We, at WAO, strive to make the office comfortable, welcoming and joyful for the people we serve. We have all been in situations where the building/office atmosphere sets the tone for the service that is provided, whether it is for the good or the bad. Based on those experiences, we like to connect with all who walk through our doors in a friendly, open manner. Decorating for the seasons, offering warm beverages, sending a smile and making eye contact is our way of showing our people that they are valued and important. And we really believe that all that walk through our doors are valued and important, no matter where life has led them.
Most of the clients who come to the behavioral health office have had extreme difficulties. These difficulties can often time become more exasperated during the holiday season. With so many advertisements, movies, and songs about the importance of family and connection; many clients can struggle as they may be alone and disconnected from others. More often than not, I have seen the impact that a one-hour session can make for people who are isolated and alone. We all want to feel valued and heard and for many reasons, we sometimes cannot achieve that. Psychotherapy can be an important support to those in need year-round. In particular, though, around the holidays, it can provide a necessary boost to survive what might otherwise be a crisis for some clients. This is the time of year that I will more frequently hear clients say, ‘I’m so glad that I came in today.’
Employee Appreciation Day 2017
Welcome to Beth Geiger who is our new Development Associate. Beth joined our team following the departure of Hailee Moore who accepted a new position back home in Chicago. If you stop in our office on Tuesday or Thursday mornings, you can meet Emily Perron who is our Social Media Intern this semester. With many thanks to Sarah for kicking off our employee newsletter and many other initiatives, we will be searching for a new communications coordinator as she prepares to move to Ohio.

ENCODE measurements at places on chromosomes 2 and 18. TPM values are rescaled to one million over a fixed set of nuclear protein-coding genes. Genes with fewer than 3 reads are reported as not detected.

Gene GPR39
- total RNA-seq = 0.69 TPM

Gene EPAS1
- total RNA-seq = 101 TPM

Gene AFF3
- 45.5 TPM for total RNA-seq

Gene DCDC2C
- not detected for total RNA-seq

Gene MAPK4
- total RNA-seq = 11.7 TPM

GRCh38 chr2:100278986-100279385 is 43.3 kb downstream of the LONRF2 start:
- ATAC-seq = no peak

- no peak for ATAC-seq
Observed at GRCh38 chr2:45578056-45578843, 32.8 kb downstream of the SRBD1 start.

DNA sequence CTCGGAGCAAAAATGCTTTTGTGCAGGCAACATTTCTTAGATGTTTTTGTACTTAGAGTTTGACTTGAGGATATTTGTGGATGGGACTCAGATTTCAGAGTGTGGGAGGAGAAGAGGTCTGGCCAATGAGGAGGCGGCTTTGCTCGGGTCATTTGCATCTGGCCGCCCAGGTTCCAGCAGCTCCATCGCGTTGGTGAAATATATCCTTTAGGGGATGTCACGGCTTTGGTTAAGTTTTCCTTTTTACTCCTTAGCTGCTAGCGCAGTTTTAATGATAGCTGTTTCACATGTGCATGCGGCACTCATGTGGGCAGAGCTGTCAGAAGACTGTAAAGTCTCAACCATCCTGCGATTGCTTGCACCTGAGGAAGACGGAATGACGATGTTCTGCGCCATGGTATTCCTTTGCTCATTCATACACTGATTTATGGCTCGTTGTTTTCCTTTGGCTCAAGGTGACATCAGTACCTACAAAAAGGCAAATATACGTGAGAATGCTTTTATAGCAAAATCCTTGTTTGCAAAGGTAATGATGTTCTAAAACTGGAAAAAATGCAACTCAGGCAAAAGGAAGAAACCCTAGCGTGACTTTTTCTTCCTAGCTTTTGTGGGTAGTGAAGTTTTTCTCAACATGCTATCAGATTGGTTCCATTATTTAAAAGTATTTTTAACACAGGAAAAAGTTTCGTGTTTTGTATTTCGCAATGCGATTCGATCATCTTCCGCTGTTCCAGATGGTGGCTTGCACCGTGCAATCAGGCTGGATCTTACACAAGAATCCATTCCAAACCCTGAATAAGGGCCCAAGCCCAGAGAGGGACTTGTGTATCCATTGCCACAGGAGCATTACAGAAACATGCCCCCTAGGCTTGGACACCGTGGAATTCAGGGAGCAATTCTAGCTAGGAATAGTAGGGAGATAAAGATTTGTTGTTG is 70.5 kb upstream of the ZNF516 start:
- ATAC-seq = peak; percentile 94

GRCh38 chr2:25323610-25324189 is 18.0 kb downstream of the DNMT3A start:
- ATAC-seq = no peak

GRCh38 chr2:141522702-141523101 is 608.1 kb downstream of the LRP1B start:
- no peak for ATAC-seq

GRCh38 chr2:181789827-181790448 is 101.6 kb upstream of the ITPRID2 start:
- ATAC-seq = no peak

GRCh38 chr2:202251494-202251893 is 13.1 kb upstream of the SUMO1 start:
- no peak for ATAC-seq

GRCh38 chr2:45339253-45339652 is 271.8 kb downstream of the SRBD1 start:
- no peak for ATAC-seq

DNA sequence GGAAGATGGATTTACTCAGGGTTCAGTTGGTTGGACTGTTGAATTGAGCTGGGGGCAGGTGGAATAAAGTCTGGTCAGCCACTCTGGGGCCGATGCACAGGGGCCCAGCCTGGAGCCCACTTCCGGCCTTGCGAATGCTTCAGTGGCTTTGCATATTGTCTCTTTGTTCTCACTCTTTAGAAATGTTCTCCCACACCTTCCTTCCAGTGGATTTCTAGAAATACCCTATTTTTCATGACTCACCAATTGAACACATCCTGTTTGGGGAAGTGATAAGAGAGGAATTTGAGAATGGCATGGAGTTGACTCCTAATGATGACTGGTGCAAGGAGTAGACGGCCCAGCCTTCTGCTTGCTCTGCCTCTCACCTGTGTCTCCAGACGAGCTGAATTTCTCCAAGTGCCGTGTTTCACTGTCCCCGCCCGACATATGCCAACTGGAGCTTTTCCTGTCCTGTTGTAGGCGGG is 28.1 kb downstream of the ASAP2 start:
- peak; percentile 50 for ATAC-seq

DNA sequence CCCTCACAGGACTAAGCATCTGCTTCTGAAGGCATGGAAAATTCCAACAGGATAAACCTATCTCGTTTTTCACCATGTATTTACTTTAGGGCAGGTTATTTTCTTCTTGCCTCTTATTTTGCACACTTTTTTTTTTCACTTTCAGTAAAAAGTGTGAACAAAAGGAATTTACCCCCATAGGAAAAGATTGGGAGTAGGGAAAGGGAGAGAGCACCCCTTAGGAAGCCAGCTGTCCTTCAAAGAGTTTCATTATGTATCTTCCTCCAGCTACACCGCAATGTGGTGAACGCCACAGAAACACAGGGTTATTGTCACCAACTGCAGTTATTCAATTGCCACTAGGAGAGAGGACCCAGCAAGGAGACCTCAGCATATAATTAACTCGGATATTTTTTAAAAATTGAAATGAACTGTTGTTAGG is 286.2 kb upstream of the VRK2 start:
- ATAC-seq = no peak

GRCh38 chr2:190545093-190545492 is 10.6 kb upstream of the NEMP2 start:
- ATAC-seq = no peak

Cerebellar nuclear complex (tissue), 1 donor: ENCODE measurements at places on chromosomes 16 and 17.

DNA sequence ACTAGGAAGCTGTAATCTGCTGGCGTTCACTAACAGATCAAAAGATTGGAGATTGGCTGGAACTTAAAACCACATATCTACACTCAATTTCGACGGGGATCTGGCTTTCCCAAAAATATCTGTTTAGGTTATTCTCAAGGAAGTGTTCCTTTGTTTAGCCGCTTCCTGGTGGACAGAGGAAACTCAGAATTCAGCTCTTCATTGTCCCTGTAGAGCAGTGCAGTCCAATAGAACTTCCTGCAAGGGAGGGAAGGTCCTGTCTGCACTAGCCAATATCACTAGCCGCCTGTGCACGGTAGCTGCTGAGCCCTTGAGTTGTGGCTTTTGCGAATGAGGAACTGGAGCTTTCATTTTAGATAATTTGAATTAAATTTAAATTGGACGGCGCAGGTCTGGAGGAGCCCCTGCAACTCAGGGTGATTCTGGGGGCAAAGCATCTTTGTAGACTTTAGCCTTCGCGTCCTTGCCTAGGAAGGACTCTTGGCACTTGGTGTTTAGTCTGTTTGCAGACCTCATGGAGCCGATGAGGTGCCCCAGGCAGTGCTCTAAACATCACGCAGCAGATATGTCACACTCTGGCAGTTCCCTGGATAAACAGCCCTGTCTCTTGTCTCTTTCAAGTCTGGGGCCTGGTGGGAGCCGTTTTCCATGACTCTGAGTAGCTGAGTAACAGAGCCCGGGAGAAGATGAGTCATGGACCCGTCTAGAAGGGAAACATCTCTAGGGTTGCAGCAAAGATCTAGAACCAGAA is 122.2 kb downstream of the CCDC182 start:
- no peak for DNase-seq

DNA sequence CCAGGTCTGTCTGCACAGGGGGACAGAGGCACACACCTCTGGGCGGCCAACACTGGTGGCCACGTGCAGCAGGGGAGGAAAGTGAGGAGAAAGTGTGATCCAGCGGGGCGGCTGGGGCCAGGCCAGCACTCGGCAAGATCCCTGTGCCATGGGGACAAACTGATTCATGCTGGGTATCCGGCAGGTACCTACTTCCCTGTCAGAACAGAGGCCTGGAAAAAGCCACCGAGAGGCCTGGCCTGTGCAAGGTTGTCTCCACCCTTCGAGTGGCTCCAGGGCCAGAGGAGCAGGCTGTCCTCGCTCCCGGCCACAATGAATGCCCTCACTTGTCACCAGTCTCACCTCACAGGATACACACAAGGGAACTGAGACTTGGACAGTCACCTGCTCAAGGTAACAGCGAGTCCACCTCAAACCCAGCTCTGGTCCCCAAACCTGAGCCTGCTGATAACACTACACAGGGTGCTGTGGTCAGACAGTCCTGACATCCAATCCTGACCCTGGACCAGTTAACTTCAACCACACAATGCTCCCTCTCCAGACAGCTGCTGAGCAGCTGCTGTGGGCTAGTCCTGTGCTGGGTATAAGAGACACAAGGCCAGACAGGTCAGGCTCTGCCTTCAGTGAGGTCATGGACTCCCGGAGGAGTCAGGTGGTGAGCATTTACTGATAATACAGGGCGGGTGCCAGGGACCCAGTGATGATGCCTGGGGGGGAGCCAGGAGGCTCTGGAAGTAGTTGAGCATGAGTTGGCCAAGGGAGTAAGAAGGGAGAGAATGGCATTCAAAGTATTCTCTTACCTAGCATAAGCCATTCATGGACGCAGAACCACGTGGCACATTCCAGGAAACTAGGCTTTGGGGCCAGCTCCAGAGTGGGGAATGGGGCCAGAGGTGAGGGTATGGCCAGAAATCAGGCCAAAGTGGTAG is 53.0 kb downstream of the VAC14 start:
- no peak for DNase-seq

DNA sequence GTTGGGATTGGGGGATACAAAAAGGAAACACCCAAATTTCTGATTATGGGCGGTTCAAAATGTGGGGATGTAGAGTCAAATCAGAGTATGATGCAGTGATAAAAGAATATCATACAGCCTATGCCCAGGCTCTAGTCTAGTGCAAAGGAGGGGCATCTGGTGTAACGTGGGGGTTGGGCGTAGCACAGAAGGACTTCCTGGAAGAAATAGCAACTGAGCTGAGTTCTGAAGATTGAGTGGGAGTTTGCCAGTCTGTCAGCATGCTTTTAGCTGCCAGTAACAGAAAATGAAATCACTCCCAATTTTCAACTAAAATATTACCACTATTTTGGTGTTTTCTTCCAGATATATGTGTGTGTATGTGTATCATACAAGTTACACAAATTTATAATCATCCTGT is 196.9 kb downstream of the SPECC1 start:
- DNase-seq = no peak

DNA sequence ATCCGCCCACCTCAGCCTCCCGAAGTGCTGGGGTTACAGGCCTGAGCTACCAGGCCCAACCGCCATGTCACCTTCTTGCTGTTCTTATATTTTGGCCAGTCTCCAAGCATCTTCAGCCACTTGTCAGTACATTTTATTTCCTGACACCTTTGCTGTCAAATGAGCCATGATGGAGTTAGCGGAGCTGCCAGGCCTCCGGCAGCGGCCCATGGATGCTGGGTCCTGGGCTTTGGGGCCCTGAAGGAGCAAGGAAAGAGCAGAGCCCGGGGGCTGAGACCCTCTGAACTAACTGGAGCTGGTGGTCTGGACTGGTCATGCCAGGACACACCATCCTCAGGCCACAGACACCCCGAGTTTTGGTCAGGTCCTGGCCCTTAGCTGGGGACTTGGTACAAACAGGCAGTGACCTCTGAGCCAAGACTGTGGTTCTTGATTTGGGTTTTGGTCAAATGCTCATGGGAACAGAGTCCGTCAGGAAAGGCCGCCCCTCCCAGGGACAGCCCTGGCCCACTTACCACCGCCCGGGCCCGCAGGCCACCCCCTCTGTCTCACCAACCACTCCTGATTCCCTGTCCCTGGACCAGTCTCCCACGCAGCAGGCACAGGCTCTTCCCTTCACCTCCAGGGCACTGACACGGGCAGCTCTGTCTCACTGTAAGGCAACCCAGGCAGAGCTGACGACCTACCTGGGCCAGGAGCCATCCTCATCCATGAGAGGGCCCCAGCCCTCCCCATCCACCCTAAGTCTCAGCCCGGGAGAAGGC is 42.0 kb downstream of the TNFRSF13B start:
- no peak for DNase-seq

Our consultant, Erin Kelly, received feedback from more than 430 individuals through in-person and phone interviews, focus groups and email surveys. Clients, staff, Board members, donors and community partners were included in the outreach for their perceptions of Catholic Charities. She presented a summary of her findings to the management team and the Board. Applying what we have learned from our research, we will review our logo, brand image and messaging in early 2018.
Have you seen our Facebook, Twitter or website recently? We would love your feedback on new posts and content on the website. If you have pictures of your program in action, please send them to Sarah with details about the photo and we can post to our social media sites. Our emphasis is on promoting your core program activities to help strengthen community understanding of who we are and what we do.
What is on your program webpage? Keeping content fresh and up to date is key to your program webpage appearing in searches. Google Analytics show that our primary website viewers match client demographics – primarily millennial age women. The top 4 program pages viewed on our website are LSI, Behavioral Health, In-home, and Adoption. Contact Sarah to discuss ideas – writing a blog, featuring client support information online, modeling content after another agency, etc… With the help of a Spanish Communications intern next semester, we hope to provide more content on the website in Spanish.
Many donors make their annual contributions at this time of year. Our activities throughout the year help to keep Catholic Charities in the minds and hearts of our donors. One of those activities is our Good Samaritan Society Mass & Dinner for donors who contribute $1000 or more annually. This year the event was held on Saturday, September 16 at the Hyatt Regency Hotel in downtown Milwaukee. Archbishop Listecki and our Vicar, Father Dave Reith, concelebrated Mass. A reception and dinner were held in the Vue Ballrooms atop the Hyatt overlooking the city. Attendance reached 93 guests, an increase of 55% over last year when we presented this new Saturday evening program for the first time. We showcased the agency video and introduced our new co-chairs of the Works of Charity Fund, Laurie and Bruce Arnold. Many thanks to the staff and Board members who joined us for the evening!